Adventurer • United Kingdom
“The rapid retreat of sea ice in the Arctic Ocean is a tragedy and a responsibility for us all”
Ann Daniels is a British polar guide. After giving birth to triplets, she left her job in banking to join expeditions to the Arctic and to Antarctica. In 1997, she was part of the first all-women team to ski to the North Pole. Three years later, she was again part of an all-women team skiing to the South Pole. She has twice attempted to reach the North Pole (2005 and 2009) but failed due to early summer melt.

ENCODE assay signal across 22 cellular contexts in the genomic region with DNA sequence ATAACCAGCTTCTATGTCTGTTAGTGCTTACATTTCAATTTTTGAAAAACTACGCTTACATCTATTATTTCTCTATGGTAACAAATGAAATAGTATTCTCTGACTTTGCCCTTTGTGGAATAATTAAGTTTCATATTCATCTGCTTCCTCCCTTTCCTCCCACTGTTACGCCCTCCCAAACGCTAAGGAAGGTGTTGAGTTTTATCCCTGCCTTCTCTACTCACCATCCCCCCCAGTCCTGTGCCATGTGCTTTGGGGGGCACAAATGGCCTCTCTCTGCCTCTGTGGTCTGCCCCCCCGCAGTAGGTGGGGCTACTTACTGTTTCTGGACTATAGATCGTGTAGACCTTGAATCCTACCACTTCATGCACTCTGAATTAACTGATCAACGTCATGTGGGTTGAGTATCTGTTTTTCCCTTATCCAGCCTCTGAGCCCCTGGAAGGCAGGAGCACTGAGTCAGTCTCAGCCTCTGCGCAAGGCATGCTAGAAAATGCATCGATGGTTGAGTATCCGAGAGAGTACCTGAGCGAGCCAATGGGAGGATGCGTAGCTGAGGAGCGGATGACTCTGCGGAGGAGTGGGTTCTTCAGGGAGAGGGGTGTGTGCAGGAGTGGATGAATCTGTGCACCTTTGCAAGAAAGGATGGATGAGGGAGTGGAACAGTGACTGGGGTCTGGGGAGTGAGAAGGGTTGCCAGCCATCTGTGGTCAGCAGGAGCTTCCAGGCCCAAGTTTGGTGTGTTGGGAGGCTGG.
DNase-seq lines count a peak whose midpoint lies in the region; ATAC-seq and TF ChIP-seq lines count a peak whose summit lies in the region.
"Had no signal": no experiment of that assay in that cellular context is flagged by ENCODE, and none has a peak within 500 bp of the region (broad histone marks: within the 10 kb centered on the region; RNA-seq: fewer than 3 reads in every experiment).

I first became interested in the polar regions in 1997, 3 years after the birth of my triplets. I saw an advert asking for ‘ordinary’ women for a North Pole expedition. Although I knew nothing of the Arctic, I was chosen to take part in a North Pole relay, where five teams of four women with guides skied to the North Pole. I fell in love with the magnificence of the Arctic. The majestic ice that moved and cracked as we moved among it was like nothing I had experienced. Then, I took part in an all-female expedition to walk from the edge of Antarctica to the South Pole. Although the expeditions were self-gratifying experiences, I began to take an active interest in what was happening to these powerful and fragile ecosystems. In 2002, five years after my first soirée into the Arctic, I put together an expedition to walk from Canada to the North Pole, when we also collected scientific data. It was unbelievable how much thinner the ice had become. In 2002, it had shrunk so much we had to use our sledges as boats and dry suits to swim across open leads. We saw oil and pollution embedded in the huge pressure ridges. I have travelled three other times to the regions around the North Pole, and each year the ice becomes thinner. As a result, the great polar bear is already struggling. Longer ice-free periods during the Arctic summer leave the bears stranded onshore for longer periods, cutting off access to their food supply. During 2005, when I made a solo attempt rom the Russian ice pack, I noticed how much more aggressive polar bears were in their search for food. I had five encounters with bears that left me in no doubt that their plight is real. The polar situation is a tragedy and is a responsibility for us all. In 2009, I took part in a North Pole expedition parting from Alaska to measure the thickness of the North pole ice cap. We were working with scientific partners from around the world to understand the extent of the problem and how long we can expect the icecap to last. Unfortunately we were unable to reach the North Pole due to early summer melt.